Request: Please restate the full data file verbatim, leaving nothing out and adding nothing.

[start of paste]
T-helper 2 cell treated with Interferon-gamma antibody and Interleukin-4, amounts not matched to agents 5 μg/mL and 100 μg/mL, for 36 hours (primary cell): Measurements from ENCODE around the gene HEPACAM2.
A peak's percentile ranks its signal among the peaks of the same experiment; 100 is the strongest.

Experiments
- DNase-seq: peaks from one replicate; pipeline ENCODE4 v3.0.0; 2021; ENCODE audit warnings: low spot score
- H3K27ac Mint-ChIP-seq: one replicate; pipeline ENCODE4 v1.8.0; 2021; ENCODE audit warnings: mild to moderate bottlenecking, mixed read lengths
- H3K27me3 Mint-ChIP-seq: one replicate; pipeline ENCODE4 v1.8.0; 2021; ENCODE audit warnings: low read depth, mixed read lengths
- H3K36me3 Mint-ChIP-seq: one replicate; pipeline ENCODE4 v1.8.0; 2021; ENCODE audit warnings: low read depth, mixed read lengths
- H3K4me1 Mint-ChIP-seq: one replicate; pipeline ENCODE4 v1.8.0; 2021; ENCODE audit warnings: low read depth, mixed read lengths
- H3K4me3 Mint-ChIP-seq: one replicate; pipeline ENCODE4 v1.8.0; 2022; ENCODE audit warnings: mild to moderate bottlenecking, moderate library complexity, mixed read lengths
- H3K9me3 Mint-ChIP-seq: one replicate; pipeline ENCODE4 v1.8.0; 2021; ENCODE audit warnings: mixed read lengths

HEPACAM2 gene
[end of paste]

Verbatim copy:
T-helper 2 cell treated with Interferon-gamma antibody and Interleukin-4, amounts not matched to agents 5 μg/mL and 100 μg/mL, for 36 hours (primary cell): Measurements from ENCODE around the gene HEPACAM2.
A peak's percentile ranks its signal among the peaks of the same experiment; 100 is the strongest.

Experiments
- DNase-seq: peaks from one replicate; pipeline ENCODE4 v3.0.0; 2021; ENCODE audit warnings: low spot score
- H3K27ac Mint-ChIP-seq: one replicate; pipeline ENCODE4 v1.8.0; 2021; ENCODE audit warnings: mild to moderate bottlenecking, mixed read lengths
- H3K27me3 Mint-ChIP-seq: one replicate; pipeline ENCODE4 v1.8.0; 2021; ENCODE audit warnings: low read depth, mixed read lengths
- H3K36me3 Mint-ChIP-seq: one replicate; pipeline ENCODE4 v1.8.0; 2021; ENCODE audit warnings: low read depth, mixed read lengths
- H3K4me1 Mint-ChIP-seq: one replicate; pipeline ENCODE4 v1.8.0; 2021; ENCODE audit warnings: low read depth, mixed read lengths
- H3K4me3 Mint-ChIP-seq: one replicate; pipeline ENCODE4 v1.8.0; 2022; ENCODE audit warnings: mild to moderate bottlenecking, moderate library complexity, mixed read lengths
- H3K9me3 Mint-ChIP-seq: one replicate; pipeline ENCODE4 v1.8.0; 2021; ENCODE audit warnings: mixed read lengths

HEPACAM2 gene